Before you read further I want you to know I understand the contradiction staring us in the face right now. Me writing this for you to read online whilst at the same time giving technology a bad wrap. I want to be clear, I am a fan of the new era of technology. Where I would be without the ability to be constantly checking my online banking to see if I can afford the extra shot of coffee or not, I just don’t know. That being said, when technology is getting in the way of our human need to connect with one another, we have a problem.
So here are my five tips to connect as human beings, not as digital avatars.
1) Putting your phone screen down when you are sitting down with someone is equally as insulting as having it face up. You may as well tell them ‘Hey I know we are connecting right now, however, my phone ranks higher than you in my list of priorities.’ Leave it in your pocket, better yet leave it in your car or office.
2) ‘Hey, what are you doing?’ Is not checking in on your friends. This is what 18 year olds send to their friends when the club closes and they are not ready to stop the party. Dig deeper, if you can’t connect face to face, pick up the phone. Listen to the tone of their voice if it’s lower and slower or higher and faster then usual this is a sign something is not quite right. Find out what that is.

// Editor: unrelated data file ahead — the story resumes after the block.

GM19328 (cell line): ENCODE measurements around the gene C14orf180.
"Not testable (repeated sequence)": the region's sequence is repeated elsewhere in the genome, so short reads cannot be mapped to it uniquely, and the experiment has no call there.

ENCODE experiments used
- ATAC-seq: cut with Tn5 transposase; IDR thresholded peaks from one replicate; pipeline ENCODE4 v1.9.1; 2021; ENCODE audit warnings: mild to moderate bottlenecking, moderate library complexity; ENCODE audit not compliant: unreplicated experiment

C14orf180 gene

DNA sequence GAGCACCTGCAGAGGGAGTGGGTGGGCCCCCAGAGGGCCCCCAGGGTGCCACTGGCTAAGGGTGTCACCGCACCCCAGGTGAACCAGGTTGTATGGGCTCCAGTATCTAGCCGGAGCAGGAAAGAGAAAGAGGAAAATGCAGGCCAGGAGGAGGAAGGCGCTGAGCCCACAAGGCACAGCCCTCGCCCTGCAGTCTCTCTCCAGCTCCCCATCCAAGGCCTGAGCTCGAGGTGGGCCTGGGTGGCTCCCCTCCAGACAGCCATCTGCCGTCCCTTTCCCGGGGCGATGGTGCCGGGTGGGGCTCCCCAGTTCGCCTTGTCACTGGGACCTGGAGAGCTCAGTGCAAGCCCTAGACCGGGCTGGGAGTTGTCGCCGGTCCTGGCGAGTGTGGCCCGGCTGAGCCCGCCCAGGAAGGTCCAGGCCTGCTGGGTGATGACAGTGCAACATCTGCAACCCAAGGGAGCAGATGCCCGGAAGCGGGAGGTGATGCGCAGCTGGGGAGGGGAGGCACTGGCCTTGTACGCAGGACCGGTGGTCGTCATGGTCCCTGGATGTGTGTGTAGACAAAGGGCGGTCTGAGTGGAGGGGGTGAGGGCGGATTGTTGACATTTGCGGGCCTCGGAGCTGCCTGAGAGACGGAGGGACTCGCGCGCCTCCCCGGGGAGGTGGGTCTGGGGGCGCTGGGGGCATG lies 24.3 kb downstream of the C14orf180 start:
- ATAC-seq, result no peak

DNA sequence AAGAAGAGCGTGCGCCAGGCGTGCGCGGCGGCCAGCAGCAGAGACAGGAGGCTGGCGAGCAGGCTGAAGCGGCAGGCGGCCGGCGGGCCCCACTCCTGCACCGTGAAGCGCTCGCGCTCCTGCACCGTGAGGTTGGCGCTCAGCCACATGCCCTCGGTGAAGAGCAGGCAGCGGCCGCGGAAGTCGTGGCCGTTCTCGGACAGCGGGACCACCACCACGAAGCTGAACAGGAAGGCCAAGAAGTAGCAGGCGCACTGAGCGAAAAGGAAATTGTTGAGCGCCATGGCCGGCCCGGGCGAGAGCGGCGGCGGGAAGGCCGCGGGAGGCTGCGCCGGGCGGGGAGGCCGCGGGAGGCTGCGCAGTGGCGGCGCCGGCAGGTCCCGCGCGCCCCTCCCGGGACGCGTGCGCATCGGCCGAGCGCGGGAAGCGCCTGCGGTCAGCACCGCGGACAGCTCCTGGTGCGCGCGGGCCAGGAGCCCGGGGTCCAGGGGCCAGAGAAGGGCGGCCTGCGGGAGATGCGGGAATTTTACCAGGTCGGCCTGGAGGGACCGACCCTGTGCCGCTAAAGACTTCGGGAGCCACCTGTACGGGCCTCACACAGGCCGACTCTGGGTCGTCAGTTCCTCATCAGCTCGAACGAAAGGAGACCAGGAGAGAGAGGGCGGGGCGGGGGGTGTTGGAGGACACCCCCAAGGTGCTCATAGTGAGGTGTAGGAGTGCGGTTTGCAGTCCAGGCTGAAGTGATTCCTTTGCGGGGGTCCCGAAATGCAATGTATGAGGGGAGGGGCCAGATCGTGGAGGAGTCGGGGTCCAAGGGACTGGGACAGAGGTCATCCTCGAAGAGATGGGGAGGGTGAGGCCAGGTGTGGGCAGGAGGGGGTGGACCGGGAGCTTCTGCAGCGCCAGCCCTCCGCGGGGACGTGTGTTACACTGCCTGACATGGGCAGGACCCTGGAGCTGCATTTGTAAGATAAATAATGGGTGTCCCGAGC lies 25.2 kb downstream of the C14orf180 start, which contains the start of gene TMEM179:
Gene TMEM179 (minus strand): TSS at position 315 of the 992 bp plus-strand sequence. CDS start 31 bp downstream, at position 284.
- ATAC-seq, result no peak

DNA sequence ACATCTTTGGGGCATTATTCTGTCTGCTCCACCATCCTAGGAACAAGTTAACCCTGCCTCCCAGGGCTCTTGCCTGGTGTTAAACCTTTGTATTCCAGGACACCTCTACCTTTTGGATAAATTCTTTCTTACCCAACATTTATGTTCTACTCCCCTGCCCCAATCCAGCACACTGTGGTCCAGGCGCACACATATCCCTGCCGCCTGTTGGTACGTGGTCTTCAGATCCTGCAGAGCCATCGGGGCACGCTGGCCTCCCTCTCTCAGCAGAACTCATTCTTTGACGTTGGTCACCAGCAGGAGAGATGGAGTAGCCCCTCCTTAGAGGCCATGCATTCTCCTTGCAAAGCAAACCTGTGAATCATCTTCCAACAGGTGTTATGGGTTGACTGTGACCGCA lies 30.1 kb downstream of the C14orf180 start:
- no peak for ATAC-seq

3) Listen, don’t solve. Online support chatbots are for solving problems. Friends are for listening, absorbing and sitting next to someone as they solve their problems for themself. Unless you are directed by your friend to solve their problem, chances are they just want to vent and someone to listen. Perhaps be the bumper rail when they get a little stray but never solve their problem alone.
4) Learn to read between the lines. Depression and anxiety can be like an out of sync Youtube video. Their voice or audio is saying one thing but it doesn’t match up at all with what their body is telling you. If you feel like they aren’t telling you the truth, chances are they’re not. Find out why and find out what the truth is.
5) Alcohol, contrary to what many believe, is not a lubricant to the truth. Having a few casual drinks is not the only way to support your friend who you are worried about. Get outdoors, smell the roses. Feel the sand between your toes and connect under the morning sun. Exercise and endorphins go hand in hand. Simply put, when we move, we feel better. Take your loved one, your friend or your community member you are worried about out for a walk in nature and ask them how they are, beneath the surface.
I hope this resonates with you and you take action. We are losing too many brothers and sisters in today’s world. The time for human connection is now more than ever. Hold your loved ones tight and remind them how special and important they are. We never know how long we have left.
RIP to Hannah are her three beautiful children. May your legacy live on forever in our hearts and minds.
If you need help in a crisis, call Lifeline on 13 11 14. For further information about depression contact beyondblue on 1300224636 or talk to your GP, local health professional or someone you trust. If you or someone you know is impacted by sexual assault, domestic or family violence, call 1800RESPECT on 1800 737 732 or visit 1800RESPECT.org.au. In an emergency, call 000.